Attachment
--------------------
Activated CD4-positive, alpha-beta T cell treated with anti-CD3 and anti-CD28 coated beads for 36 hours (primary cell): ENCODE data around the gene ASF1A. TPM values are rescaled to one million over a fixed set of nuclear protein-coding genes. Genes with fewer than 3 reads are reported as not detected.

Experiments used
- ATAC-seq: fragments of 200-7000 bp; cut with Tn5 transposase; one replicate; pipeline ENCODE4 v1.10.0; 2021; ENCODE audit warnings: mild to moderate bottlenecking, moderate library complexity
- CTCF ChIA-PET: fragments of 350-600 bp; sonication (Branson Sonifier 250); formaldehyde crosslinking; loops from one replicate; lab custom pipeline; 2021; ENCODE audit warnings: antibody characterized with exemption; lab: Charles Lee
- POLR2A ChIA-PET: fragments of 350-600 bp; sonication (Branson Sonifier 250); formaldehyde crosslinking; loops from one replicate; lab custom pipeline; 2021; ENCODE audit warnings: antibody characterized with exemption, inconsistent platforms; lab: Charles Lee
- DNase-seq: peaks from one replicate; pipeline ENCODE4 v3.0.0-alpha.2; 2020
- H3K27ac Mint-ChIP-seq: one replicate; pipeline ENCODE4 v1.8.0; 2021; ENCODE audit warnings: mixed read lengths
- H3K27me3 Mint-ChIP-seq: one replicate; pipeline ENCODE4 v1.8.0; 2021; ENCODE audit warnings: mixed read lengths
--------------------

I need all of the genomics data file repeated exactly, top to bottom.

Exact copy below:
Activated CD4-positive, alpha-beta T cell treated with anti-CD3 and anti-CD28 coated beads for 36 hours (primary cell): ENCODE data around the gene ASF1A. TPM values are rescaled to one million over a fixed set of nuclear protein-coding genes. Genes with fewer than 3 reads are reported as not detected.

Experiments used
- ATAC-seq: fragments of 200-7000 bp; cut with Tn5 transposase; one replicate; pipeline ENCODE4 v1.10.0; 2021; ENCODE audit warnings: mild to moderate bottlenecking, moderate library complexity
- CTCF ChIA-PET: fragments of 350-600 bp; sonication (Branson Sonifier 250); formaldehyde crosslinking; loops from one replicate; lab custom pipeline; 2021; ENCODE audit warnings: antibody characterized with exemption; lab: Charles Lee
- POLR2A ChIA-PET: fragments of 350-600 bp; sonication (Branson Sonifier 250); formaldehyde crosslinking; loops from one replicate; lab custom pipeline; 2021; ENCODE audit warnings: antibody characterized with exemption, inconsistent platforms; lab: Charles Lee
- DNase-seq: peaks from one replicate; pipeline ENCODE4 v3.0.0-alpha.2; 2020
- H3K27ac Mint-ChIP-seq: one replicate; pipeline ENCODE4 v1.8.0; 2021; ENCODE audit warnings: mixed read lengths
- H3K27me3 Mint-ChIP-seq: one replicate; pipeline ENCODE4 v1.8.0; 2021; ENCODE audit warnings: mixed read lengths